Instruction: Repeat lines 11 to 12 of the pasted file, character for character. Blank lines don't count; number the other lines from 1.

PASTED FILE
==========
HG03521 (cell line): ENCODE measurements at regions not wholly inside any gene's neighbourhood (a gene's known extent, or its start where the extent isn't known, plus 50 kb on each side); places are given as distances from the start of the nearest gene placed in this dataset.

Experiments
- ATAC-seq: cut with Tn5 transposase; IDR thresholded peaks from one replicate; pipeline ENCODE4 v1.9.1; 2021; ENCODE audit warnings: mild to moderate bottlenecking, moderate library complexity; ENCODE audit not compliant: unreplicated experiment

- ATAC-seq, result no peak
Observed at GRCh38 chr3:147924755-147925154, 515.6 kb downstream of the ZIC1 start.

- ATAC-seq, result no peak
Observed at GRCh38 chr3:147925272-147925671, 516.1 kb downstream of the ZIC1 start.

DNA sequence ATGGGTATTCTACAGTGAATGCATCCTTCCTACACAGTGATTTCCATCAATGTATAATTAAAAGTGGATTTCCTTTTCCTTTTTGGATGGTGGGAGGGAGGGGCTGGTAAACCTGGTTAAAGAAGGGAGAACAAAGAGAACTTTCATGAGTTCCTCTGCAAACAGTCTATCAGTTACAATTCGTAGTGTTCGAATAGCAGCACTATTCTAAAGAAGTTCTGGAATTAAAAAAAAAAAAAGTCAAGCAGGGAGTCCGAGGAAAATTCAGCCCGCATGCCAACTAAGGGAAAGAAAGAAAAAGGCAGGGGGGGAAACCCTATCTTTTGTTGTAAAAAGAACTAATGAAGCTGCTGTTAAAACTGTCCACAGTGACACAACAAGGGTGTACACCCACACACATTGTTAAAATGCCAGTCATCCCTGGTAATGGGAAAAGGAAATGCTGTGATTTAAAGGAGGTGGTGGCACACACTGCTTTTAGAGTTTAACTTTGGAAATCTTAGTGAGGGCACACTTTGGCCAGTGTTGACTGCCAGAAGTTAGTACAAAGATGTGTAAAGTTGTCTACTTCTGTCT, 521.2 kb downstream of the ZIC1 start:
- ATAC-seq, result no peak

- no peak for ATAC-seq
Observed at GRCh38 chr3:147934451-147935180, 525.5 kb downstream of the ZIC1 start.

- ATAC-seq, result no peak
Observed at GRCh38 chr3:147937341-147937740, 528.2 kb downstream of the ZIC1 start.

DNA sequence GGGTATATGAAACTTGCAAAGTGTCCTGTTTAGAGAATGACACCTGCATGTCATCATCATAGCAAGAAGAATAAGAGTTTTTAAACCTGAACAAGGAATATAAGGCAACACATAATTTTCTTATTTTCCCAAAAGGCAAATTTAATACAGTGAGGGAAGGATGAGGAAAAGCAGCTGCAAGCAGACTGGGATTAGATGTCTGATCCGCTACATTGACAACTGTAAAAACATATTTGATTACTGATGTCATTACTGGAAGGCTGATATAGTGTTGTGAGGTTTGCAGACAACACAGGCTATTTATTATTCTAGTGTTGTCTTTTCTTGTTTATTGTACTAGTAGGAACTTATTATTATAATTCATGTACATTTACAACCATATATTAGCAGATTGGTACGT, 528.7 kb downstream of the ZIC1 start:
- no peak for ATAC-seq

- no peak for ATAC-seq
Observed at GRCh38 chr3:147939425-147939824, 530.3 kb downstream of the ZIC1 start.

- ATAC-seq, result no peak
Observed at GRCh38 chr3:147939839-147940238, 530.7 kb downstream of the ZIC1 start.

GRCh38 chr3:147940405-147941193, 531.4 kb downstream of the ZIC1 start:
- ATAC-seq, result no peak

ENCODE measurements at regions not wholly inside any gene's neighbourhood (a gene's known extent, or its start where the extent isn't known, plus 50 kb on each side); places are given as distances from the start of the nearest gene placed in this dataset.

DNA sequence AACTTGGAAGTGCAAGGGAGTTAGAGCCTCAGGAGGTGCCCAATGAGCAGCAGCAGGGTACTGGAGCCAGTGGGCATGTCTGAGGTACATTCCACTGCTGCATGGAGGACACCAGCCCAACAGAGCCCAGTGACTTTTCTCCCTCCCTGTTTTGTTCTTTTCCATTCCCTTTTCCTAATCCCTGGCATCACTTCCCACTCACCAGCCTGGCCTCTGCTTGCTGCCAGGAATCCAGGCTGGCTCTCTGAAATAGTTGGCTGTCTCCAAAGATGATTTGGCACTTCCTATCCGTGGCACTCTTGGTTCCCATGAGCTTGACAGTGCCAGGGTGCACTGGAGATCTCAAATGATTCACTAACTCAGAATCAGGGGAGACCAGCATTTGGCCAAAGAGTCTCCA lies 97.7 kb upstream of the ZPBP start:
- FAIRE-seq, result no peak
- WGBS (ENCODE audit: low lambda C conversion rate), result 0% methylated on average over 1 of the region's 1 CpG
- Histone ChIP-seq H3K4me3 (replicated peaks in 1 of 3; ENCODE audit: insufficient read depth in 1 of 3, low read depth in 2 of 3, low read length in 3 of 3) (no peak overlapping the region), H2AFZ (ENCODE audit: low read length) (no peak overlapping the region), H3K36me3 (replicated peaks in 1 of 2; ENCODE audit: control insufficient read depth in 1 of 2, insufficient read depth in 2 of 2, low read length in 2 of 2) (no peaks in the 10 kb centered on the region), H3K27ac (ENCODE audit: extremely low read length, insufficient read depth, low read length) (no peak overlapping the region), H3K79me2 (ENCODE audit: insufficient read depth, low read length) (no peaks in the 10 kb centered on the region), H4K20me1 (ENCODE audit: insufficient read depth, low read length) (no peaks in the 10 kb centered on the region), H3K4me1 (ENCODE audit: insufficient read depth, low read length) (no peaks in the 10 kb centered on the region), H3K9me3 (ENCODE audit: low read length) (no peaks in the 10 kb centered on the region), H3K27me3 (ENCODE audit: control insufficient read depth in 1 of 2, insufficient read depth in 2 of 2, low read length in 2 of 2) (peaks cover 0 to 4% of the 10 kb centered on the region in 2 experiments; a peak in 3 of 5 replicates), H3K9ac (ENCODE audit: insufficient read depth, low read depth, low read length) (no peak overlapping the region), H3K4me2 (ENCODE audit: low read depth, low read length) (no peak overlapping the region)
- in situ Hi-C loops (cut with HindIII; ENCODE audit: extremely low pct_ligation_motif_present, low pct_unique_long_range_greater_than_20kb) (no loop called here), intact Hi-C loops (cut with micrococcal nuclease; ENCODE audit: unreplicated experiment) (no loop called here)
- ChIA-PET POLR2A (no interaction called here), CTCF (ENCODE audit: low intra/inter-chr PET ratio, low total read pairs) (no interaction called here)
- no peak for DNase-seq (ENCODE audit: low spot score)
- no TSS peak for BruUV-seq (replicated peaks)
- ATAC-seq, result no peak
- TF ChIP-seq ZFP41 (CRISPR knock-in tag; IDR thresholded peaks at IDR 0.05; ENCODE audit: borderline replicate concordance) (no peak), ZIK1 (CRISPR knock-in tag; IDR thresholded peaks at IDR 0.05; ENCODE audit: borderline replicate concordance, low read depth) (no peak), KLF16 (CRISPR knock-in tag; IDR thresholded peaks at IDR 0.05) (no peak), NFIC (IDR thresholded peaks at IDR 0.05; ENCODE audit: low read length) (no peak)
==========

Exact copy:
Observed at GRCh38 chr3:147934451-147935180, 525.5 kb downstream of the ZIC1 start.

- ATAC-seq, result no peak